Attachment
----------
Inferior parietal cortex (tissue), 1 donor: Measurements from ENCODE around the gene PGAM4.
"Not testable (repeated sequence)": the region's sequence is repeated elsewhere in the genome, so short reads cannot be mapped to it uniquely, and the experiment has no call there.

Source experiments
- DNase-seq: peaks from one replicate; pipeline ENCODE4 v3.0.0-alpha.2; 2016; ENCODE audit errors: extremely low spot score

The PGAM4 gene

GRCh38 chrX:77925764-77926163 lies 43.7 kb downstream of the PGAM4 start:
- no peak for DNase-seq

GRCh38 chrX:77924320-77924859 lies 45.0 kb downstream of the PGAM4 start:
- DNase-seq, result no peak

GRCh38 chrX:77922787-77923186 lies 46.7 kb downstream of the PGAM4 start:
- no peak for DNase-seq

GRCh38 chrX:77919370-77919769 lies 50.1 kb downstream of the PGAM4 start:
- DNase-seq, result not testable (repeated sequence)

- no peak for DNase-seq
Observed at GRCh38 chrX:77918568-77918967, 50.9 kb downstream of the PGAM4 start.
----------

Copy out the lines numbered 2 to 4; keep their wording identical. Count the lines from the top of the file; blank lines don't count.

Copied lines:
"Not testable (repeated sequence)": the region's sequence is repeated elsewhere in the genome, so short reads cannot be mapped to it uniquely, and the experiment has no call there.

Source experiments
- DNase-seq: peaks from one replicate; pipeline ENCODE4 v3.0.0-alpha.2; 2016; ENCODE audit errors: extremely low spot score